1375–1425; late Middle English; see fret2, -ed2

unfretted, adjective Unabridged


1 [fret]
verb (used without object), fretted, fretting.
to feel or express worry, annoyance, discontent, or the like: Fretting about the lost ring isn't going to help.
to cause corrosion; gnaw into something: acids that fret at the strongest metals.
to make a way by gnawing, corrosion, wearing away, etc.: The river frets at its banks until a new channel is formed.
to become eaten, worn, or corroded (often followed by away ): Limestone slowly frets away under pounding by the wind and rain.
to move in agitation or commotion, as water: water fretting over the stones of a brook.
verb (used with object), fretted, fretting.
to torment; irritate, annoy, or vex: You mustn't fret yourself about that.
to wear away or consume by gnawing, friction, rust, corrosives, etc.: the ocean fretting its shores.
to form or make by wearing away a substance: The river had fretted an underground passage.
to agitate (water): Strong winds were fretting the channel.
an irritated state of mind; annoyance; vexation.
erosion; corrosion; gnawing.
a worn or eroded place.

before 900; Middle English freten, Old English fretan to eat up, consume; cognate with Old Saxon fretan, Gothic fraitan, Old High German frezzan (German fressen)

fretter, noun

1. fume, rage. 6. worry, harass, goad, tease. 7. erode, gnaw, corrode, abrade, grind, rub, rust. 10. harassment, agitation, worry.


2 [fret]
an interlaced, angular design; fretwork.
an angular design of bands within a border.
Heraldry. a charge composed of two diagonal strips interlacing with and crossing at the center of a mascle.
a piece of decoratively pierced work placed in a clock case to deaden the sound of the mechanism.
verb (used with object), fretted, fretting.
to ornament with a fret or fretwork.

1350–1400; Middle English frette < ?; compare Middle French frete trellis-work, Old English fretwian, variant of frætwian to adorn

fretless, adjective


3 [fret]
any of the ridges of wood, metal, or string, set across the fingerboard of a guitar, lute, or similar instrument, which help the fingers to stop the strings at the correct points.
verb (used with object), fretted, fretting.
to provide with frets.

1490–1500; origin uncertain

fretless, adjective Unabridged
Based on the Random House Dictionary, © Random House, Inc. 2014.
Cite This Source Link To fretted
World English Dictionary
fret1 (frɛt)
vb , frets, fretting, fretted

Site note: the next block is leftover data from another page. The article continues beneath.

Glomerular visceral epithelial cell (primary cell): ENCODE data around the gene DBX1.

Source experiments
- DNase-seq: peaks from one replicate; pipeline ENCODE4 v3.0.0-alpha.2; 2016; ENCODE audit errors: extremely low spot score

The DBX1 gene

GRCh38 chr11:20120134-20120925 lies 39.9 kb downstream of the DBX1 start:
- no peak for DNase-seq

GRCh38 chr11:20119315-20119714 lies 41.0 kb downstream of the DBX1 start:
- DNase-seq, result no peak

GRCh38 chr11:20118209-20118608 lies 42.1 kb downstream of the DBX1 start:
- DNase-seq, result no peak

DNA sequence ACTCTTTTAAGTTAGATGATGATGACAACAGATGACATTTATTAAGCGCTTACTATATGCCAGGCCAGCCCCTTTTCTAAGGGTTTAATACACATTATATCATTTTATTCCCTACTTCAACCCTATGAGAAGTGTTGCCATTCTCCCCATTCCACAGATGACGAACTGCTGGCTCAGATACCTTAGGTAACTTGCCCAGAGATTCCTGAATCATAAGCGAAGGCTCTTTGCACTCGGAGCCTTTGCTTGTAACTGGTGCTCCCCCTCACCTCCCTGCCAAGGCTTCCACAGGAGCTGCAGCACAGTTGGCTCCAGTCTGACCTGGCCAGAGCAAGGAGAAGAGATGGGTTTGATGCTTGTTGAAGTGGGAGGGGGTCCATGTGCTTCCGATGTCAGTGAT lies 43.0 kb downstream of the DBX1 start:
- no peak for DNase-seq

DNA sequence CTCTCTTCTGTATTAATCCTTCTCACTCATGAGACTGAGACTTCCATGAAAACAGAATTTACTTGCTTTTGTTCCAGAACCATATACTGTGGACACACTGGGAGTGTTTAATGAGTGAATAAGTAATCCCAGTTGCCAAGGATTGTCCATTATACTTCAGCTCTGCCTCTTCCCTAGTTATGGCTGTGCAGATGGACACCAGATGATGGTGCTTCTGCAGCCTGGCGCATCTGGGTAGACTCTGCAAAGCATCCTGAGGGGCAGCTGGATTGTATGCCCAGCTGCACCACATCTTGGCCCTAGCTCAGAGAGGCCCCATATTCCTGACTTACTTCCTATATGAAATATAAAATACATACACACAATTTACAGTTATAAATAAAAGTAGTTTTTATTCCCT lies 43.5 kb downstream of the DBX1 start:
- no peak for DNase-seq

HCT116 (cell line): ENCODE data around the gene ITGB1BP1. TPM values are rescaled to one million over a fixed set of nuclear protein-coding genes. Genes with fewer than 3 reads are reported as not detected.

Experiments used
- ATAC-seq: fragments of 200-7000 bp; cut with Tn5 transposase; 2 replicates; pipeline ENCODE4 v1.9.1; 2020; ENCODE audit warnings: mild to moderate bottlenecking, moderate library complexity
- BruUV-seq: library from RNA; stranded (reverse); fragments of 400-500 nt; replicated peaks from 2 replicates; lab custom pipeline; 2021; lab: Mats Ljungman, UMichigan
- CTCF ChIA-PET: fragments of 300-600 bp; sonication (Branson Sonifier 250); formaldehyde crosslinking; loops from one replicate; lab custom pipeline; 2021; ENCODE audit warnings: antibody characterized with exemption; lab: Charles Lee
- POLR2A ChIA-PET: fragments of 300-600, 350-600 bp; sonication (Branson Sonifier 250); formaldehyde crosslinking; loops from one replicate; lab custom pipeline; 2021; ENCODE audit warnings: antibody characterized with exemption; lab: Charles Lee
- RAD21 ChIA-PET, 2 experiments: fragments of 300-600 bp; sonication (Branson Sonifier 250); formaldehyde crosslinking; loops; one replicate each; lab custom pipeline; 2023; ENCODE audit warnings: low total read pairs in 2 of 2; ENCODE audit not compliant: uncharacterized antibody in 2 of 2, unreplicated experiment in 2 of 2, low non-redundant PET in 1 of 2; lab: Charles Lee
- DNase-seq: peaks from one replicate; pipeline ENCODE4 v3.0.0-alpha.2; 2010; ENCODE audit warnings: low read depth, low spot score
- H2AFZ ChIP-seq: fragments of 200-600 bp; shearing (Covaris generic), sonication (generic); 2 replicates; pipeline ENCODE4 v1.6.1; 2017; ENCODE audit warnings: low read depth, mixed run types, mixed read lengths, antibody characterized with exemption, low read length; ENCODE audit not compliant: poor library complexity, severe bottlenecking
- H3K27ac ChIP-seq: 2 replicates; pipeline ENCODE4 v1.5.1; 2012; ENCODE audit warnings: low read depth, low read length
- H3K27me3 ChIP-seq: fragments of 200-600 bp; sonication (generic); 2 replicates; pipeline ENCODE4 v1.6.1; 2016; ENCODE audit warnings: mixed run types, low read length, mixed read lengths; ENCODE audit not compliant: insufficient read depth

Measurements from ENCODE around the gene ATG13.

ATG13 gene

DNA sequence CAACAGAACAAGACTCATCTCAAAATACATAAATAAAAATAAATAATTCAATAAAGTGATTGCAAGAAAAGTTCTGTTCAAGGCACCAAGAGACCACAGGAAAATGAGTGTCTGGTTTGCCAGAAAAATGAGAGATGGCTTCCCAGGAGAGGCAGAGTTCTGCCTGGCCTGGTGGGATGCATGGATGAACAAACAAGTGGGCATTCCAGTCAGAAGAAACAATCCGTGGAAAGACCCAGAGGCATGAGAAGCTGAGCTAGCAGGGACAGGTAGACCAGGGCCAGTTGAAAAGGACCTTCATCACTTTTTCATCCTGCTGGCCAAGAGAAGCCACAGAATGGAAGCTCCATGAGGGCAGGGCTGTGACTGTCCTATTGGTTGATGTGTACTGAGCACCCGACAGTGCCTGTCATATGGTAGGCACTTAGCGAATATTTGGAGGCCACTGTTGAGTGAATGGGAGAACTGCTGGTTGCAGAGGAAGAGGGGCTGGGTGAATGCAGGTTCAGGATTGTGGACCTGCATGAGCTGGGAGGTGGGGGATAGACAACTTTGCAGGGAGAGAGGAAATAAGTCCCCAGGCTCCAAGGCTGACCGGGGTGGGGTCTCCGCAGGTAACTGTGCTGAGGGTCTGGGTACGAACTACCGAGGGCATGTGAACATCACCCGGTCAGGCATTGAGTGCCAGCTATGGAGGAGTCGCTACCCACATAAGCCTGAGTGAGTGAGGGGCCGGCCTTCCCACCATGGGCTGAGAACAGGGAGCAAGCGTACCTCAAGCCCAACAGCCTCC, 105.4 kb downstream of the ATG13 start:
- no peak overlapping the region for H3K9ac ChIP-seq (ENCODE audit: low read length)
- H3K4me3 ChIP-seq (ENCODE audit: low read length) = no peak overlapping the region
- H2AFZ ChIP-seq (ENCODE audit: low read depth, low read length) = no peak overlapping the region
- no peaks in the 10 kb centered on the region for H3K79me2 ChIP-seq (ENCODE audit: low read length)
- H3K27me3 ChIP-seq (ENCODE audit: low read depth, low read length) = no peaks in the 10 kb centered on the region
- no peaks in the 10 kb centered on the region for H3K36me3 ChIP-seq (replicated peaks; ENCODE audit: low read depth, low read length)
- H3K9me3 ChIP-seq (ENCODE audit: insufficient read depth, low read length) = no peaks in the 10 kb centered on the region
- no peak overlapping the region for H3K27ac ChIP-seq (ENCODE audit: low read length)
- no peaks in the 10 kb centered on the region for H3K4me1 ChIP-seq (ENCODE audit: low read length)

1.  to distress or be distressed; worry
2.  to rub or wear away
3.  to irritate or be irritated; feel or give annoyance or vexation
4.  to eat away or be eaten away by chemical action; corrode
5.  (intr) (of a road surface) to become loose so that potholes develop; scab
6.  to agitate (water) or (of water) to be agitated
7.  (tr) to make by wearing away; erode
8.  a state of irritation or anxiety
9.  the result of fretting; corrosion
10.  a hole or channel caused by fretting
[Old English fretan to eat; related to Old High German frezzan, Gothic fraitan, Latin peredere]

fret2 (frɛt)
1.  a repetitive geometrical figure, esp one used as an ornamental border
2.  such a pattern made in relief and with numerous small openings; fretwork
3.  heraldry a charge on a shield consisting of a mascle crossed by a saltire
vb , frets, fretting, fretted
4.  (tr) to ornament with fret or fretwork
[C14: from Old French frete interlaced design used on a shield, probably of Germanic origin]

fret3 (frɛt)
any of several small metal bars set across the fingerboard of a musical instrument of the lute, guitar, or viol family at various points along its length so as to produce the desired notes when the strings are stopped by the fingers
[C16: of unknown origin]

fret4 (frɛt)
short for sea fret

fretted (ˈfrɛtɪd)
1.  ornamented with angular designs or frets
2.  decorated with fretwork

Collins English Dictionary - Complete & Unabridged 10th Edition
2009 © William Collins Sons & Co. Ltd. 1979, 1986 © HarperCollins
Publishers 1998, 2000, 2003, 2005, 2006, 2007, 2009
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Word Origin & History

O.E. fretan "eat, devour" (in O.E., used of monsters and Vikings; in M.E., used of animals' eating), from P.Gmc. compound *fra- "for-" + *etan "to eat" (cf. Du. vreton, O.H.G. freggan, Ger. fressen, Goth. fraitan). Figurative sense of "irritate, worry, eat one's heart out" is c.1200. Modern German still
distinguishes essen for humans and fressen for animals. Related: Fretted; fretting.

"ornamental interlaced pattern," late 14c., from O.Fr. frete "interlaced work, trellis work," probably from Frank. *fetur (cf. O.E. fetor, O.H.G. feggara "fetter") perhaps from notion of "decorative anklet," or of materials "bound" together. The other noun, "ridge on the fingerboard of a guitar," is
c.1500 of unknown origin but possibly another sense of O.Fr. frete.
Online Etymology Dictionary, © 2010 Douglas Harper
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Example sentences
Marino fretted that his speakeasy would go bankrupt.
In it, he fretted over the failure to distinguish between relevant and
  irrelevant character flaws.
The generals and spies fretted that the new president might put an end to an
  elaborate shadow war they had been waging.
Commercial interests fretted about whether their trademarks would carry any
  weight when it came time to register domain names.
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